Being an African country, ours will not look like Germany. SA might look like Kenya, where tribalism drives politics.
People must not entertain the illusion that a day is coming when SA will look like the US. Our future is more on the side of Zimbabwe, where one ruler is more powerful than the rest of the population. Even if Julius Malema were to become president, it would still be the same.
African leaders don’t like the idea of an educated populace, for clever people are difficult to govern. Mandela and Mbeki were themselves corrupted by Western education. (Admission: this columnist is also corrupted by such education.)
Zuma remains African. His mentality is in line with Boko Haram. He is suspicious of educated people; what he calls “clever blacks”. Remember that Boko Haram means “Against Western Education”.
The people who think we have come to the end of SA don’t realise that we have actually come to the beginning of a real African country, away from the Western illusions of exceptionalism. Those who are unsettled by this true African character need help. The best we can do for them is to ask them to look north of the Limpopo River, to learn more about governance in Africa.
What makes most people restless about the future of SA is that they have Western models in mind, forgetting that ours is an Africa country.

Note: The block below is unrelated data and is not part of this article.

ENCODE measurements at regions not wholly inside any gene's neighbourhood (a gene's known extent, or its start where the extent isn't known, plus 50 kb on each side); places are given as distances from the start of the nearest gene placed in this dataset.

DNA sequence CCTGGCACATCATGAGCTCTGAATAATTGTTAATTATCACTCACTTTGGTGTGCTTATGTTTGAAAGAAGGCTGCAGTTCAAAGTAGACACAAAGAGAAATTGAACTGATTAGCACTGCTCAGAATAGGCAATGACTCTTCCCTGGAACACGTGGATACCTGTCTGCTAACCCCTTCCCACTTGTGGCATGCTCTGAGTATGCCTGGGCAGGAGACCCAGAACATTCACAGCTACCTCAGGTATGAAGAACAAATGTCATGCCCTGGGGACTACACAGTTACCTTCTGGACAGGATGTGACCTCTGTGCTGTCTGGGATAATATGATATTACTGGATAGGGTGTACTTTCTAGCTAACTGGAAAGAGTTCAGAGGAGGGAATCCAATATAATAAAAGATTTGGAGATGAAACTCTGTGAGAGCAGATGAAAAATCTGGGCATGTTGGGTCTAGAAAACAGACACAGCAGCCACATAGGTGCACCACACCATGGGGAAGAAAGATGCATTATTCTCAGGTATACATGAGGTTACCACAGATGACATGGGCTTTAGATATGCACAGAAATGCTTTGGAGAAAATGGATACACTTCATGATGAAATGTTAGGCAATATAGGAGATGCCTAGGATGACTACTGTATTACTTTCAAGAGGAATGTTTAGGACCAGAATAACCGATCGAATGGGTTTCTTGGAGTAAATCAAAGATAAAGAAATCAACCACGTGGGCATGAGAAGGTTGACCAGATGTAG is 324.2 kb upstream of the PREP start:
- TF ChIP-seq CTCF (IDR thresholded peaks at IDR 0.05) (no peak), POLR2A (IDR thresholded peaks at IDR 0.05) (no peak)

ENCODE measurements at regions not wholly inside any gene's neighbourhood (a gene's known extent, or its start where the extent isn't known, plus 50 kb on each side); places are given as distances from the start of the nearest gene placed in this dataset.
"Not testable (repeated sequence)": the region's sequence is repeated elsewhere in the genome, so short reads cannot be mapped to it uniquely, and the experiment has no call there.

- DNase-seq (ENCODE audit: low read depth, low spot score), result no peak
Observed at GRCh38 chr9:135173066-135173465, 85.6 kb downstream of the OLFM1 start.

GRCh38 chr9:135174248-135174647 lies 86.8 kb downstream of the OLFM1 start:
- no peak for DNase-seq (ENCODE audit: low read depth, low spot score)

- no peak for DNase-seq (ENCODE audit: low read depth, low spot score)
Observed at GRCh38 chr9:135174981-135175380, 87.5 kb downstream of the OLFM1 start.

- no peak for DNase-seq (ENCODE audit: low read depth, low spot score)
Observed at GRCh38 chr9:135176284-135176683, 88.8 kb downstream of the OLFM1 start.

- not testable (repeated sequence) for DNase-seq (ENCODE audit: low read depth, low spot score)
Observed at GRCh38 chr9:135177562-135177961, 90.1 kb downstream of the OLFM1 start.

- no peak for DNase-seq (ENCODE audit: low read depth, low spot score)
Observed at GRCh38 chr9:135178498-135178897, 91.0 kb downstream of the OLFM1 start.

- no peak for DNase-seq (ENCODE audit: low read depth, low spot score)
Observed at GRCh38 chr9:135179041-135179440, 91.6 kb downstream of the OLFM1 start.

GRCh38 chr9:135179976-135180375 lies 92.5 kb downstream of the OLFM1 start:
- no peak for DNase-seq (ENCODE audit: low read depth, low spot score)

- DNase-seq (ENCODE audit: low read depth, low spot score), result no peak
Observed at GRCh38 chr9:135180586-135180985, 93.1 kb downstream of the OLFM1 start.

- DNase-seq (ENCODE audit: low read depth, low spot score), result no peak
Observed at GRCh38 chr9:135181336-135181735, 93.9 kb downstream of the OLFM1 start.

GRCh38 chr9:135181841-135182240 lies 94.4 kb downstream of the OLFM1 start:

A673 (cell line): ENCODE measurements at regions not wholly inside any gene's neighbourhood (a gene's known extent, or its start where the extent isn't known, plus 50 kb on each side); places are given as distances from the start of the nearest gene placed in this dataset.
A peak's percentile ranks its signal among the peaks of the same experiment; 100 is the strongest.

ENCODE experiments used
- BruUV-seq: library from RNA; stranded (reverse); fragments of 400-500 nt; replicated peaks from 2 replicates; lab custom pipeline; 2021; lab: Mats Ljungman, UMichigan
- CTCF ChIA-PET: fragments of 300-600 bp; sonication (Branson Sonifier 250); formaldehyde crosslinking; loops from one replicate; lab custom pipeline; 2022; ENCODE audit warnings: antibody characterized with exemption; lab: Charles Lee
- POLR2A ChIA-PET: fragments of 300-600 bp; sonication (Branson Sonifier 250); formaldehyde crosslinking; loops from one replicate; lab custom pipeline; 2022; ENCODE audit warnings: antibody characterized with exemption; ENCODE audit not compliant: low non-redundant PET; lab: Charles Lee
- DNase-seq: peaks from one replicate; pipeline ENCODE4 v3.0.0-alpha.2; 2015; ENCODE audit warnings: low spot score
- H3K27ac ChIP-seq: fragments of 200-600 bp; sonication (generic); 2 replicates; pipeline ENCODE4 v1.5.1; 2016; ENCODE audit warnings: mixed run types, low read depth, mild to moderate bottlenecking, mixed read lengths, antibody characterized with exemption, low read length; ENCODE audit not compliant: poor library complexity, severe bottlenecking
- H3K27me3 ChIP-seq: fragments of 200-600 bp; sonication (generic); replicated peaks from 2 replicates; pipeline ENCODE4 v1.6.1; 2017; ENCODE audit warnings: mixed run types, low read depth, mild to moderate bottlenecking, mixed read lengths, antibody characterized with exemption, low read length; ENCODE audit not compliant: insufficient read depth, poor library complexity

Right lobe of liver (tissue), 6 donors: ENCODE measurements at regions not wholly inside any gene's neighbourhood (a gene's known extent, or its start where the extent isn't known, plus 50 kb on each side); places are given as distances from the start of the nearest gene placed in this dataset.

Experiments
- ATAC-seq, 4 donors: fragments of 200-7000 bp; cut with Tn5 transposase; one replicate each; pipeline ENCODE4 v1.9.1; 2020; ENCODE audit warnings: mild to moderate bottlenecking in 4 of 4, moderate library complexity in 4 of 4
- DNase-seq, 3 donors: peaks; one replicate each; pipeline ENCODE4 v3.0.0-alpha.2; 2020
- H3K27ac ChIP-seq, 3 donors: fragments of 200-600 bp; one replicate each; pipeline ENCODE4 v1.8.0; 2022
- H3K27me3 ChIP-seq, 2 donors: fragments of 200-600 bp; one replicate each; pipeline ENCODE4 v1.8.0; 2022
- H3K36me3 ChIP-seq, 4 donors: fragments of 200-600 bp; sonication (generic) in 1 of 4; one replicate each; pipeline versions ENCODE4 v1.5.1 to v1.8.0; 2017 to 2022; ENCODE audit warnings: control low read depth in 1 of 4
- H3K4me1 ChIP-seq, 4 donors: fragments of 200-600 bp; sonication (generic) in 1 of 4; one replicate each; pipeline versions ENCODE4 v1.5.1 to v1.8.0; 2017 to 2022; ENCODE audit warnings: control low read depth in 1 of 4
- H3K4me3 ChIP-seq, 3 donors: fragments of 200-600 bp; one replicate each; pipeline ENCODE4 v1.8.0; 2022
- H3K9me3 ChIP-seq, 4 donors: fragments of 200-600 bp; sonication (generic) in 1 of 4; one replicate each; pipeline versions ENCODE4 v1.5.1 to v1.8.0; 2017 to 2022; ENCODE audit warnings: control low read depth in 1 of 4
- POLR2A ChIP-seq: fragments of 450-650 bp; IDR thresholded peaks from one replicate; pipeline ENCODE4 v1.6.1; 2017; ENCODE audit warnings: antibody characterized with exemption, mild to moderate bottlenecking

The idea that a president can resign simply because a court of law has delivered an adverse judgment is Western. Only the Prime Minister of Iceland does that; African rulers will never do that.
Analysed carefully, the notion of SA coming to an “end” is an expression of a Western value system – of accountability, political morality, reason, and so on. All these are lofty ideas of Socrates, Kant, Hegel, and so on. They are not African.
All of us must thank Jacob Zuma for introducing us to the real African Republic of South Africa, not some outpost of European values.
As Diana tells Amie “Democracy is not the African way, one man, one vote, once.” I think Prince Mashele would agree.
Lastly thank you to all those who voted for Amie 2 in the ReadFree’ly competinion, she came in at #17 and got a lovely new sticker 🙂
All the books can be found here